Saturday, May 14, 2011

A Greener IPL

For those of you who don't know what the IPL is - The Indian Premier League, sponsored by DLF (a builder in India), is one of India’s most exciting sports events where thousands of fans cheer on their favorite cricket team. Everyone loves the feeling of sitting in the stands, the thrill of the tumbling hit of a 4 and the big 6 that appears on the viewing screen makes you tingle with excitement and joy. But try zooming out; take a look at the big picture. Comprehend beyond the pitch; see away from the shrieks from the fans. The IPL might look big and grand on the inside, but the overall image is not so pretty – for the environment.   Here are 5 examples of how to make a “Greener IPL”.

1.       As the car drops the fans off at the stadium, there is confusion, a mess, at the various gates. Some realize that they are at the wrong gate and start asking wildly for the gate number specified on their ticket. Some police officials are helpful, others are not. Many travel by car through the indefinite lanes, roads, and gullies that snake together to link around the stadium. And there we are! The first harm has been done to the environment, without the match even starting. Prolonged confusion turns into prolonged waits in the car. The car is being driven and the A/C is on; it is extremely hot and the atmosphere becomes humid and sticky quickly, due to the immense crowd that forms around. The engine is on for a longer time, releasing more unhealthy emissions. Air pollution: affecting not only the Earth, but the people as well.

Perhaps a more organized approach to the chaos, with a map on the ticket or stationed officials at every corner, would help. Fewer cars would be hurrying to and fro, along with smooth parking.

2.       Finally, the car reaches a place where it can be parked and left alone for the next few hours. Grand lighting is placed nearly every meter on the pathway towards the seats. Some bulbs are so small that they hardly make a shadow – proving useless as a part of the intricate lighting designs that they are used along with.

Why not take out the small, yellow lights and replace them with more energy efficient ones that helps fan walk to the entrance easily?  

3.       Some progress has been made among the mad rush of the bustling crowd and you stand near the security scans. Some stations are thoroughly checked, as the scanning of spectators through the big gray arches is made mandatory. Even binoculars are suspected as a camera or any other various devices. However, if you notice closely at the entrance levels of other gates, there is a very minimal security check. One guard looks over to make sure that you have the correct ticket and allows you to pass. The next glances at the blue piece of stiff card, and simply waves his hand. At the third stop, there is a security official who guides fans through the process of inserting their ticket into the machine, as it verifies it, and signals to move on. There are too many people behind, pushing and shoving trying to run as fast as possible, hoping that the game has not begun. People run through the security scanners that beep violently, blink and flash with a bright red color.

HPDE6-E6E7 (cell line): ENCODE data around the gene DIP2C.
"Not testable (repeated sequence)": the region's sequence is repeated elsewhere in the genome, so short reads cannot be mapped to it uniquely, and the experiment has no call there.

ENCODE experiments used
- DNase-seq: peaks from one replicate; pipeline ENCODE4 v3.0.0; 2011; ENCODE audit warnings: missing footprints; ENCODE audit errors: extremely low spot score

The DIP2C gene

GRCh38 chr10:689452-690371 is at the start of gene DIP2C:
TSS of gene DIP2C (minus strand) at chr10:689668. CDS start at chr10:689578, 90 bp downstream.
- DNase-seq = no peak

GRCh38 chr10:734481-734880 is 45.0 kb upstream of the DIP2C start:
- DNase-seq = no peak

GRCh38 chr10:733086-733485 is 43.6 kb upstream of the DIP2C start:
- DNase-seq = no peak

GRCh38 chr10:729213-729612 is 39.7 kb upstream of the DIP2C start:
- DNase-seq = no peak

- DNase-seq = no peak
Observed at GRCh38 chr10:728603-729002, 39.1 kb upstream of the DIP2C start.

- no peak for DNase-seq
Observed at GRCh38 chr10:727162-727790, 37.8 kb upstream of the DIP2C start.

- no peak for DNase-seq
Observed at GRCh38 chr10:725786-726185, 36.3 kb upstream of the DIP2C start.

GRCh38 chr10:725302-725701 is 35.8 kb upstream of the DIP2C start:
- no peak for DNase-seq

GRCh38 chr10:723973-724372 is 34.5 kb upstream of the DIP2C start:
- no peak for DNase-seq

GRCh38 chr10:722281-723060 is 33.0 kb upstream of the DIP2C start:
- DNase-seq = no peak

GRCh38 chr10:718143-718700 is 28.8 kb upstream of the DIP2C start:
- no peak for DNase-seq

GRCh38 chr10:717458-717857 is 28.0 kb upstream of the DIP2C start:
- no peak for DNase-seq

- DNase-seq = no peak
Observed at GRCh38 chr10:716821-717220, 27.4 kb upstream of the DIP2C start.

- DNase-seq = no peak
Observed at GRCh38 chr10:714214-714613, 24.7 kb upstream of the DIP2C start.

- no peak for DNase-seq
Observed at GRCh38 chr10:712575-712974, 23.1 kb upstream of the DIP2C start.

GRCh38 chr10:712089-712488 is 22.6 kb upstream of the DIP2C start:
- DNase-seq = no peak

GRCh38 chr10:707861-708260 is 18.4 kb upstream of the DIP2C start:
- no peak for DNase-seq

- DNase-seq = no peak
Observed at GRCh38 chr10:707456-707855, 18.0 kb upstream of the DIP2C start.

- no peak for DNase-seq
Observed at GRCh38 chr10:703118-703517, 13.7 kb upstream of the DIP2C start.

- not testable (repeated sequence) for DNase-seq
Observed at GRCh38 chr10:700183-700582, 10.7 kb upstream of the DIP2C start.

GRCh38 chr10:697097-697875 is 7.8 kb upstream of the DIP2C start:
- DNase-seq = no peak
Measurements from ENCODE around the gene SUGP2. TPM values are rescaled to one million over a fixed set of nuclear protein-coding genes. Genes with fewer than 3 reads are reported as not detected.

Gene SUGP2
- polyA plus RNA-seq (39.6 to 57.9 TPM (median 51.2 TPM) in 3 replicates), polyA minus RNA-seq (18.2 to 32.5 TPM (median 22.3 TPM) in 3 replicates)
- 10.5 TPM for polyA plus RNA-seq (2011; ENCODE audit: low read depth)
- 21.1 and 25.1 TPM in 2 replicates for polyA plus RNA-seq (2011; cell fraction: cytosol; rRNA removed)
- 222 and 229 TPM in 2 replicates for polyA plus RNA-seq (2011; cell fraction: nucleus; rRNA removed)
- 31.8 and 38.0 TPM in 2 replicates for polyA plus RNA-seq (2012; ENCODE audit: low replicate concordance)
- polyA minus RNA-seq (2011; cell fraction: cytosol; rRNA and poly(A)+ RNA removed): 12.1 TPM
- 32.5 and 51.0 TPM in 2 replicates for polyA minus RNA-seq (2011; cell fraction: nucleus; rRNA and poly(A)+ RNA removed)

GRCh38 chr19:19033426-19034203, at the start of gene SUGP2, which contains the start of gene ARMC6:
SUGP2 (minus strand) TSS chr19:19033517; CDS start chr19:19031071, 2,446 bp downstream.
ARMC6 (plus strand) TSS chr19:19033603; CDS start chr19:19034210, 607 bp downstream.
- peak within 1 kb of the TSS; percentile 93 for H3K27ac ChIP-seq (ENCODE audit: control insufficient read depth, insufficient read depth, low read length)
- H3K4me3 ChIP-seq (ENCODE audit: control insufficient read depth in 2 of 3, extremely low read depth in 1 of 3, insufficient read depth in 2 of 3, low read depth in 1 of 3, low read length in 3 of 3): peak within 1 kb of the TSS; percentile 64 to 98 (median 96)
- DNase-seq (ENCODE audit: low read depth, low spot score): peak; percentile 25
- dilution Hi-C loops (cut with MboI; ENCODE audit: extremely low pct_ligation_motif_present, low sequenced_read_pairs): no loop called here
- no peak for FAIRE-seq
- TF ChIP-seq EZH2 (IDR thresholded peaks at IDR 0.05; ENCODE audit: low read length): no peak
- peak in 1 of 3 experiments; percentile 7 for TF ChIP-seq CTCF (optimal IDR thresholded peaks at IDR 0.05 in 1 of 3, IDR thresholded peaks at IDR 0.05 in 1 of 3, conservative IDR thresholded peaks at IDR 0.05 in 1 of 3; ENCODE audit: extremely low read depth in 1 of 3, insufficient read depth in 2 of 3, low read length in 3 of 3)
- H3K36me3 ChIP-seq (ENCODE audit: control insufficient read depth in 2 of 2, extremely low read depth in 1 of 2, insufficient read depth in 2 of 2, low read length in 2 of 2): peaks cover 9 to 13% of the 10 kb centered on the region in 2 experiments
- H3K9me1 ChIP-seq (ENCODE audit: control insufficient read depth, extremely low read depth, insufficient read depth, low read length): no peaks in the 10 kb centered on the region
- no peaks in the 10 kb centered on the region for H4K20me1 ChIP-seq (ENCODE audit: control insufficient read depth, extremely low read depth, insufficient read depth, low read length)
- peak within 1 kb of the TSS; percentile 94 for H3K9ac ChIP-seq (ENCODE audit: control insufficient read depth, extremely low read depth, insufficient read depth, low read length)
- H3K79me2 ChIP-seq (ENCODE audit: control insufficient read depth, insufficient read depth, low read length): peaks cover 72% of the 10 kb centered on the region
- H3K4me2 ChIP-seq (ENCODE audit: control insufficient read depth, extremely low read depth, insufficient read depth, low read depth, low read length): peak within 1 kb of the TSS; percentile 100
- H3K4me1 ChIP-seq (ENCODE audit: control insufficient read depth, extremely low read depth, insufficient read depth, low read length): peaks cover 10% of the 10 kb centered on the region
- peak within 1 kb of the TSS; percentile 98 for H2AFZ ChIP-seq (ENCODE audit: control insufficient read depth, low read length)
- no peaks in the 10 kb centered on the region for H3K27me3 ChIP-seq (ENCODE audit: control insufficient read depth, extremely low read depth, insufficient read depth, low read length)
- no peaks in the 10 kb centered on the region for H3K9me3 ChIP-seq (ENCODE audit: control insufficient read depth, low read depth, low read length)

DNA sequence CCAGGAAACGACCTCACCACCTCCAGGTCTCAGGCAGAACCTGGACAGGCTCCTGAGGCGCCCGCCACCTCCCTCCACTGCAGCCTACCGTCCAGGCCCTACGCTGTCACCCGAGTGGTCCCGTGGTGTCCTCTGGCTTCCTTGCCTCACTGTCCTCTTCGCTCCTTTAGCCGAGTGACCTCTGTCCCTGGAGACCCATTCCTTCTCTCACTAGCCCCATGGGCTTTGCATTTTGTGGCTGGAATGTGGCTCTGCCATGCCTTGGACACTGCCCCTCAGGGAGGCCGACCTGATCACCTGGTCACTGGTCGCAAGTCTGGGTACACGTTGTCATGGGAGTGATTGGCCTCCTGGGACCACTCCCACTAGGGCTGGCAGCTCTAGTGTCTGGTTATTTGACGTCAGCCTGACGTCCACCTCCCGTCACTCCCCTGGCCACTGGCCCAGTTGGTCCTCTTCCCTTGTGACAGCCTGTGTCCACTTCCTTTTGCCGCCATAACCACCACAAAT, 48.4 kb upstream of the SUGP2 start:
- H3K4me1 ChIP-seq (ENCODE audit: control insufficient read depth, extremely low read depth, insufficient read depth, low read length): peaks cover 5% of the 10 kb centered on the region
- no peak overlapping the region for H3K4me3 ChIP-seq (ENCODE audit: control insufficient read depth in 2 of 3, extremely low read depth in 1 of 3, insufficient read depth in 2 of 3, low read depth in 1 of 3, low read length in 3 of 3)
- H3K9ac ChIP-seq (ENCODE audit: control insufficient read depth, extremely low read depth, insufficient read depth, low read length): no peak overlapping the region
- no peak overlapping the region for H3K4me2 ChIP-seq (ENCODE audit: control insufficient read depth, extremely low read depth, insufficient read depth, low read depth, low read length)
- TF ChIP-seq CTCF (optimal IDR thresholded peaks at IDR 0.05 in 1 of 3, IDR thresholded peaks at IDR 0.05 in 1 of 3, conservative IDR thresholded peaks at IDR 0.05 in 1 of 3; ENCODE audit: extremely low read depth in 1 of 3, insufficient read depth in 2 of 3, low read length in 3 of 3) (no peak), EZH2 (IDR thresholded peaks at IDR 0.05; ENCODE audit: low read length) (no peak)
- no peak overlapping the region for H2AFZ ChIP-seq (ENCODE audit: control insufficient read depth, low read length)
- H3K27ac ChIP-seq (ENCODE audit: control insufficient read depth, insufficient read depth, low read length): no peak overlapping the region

Not only is this a security issue, you realize that each of the 4 to 5 scanners in one gate alone is left running on all throughout the night, not being regarded at all. Versions of less energy consuming machines, as well as better usage might prove them a little bit more energy efficient.

4.       The Opening Ceremony was beautiful, with the colorful firework displays and invigorating lights. However, one must ask themselves if this is really necessary. Does the world need to see all of the energy wasted and harmful for the Earth that is put in right at the beginning of the show? The simple answer might be yes, but you, as an individual, among the many others (hopefully), reflect on the volume of carbon emissions released from the fireworks into the Earth’s atmosphere, slowly destroying the Ozone layer.

The lights show the program very clearly, but careful investigation might prove them to have very low efficiency, wasting lots of the power that was input initially. Reduce the fireworks and reuse the lights. There’s a simple solution!

5.       The last and final element of making the DLF Indian Premier League a greener national event lies in the power of the people. Everyone must contribute in creating a greener community. It is not only the government’s responsibility to place energy efficient lights, but the public’s responsibility to be aware, and realize the amount of energy lost, affecting the Earth and its people, on a long term basis.

We, the people, must contribute what we can to try to form an IPL that not only excites the Indian population, but also benefits nature and the world as a whole.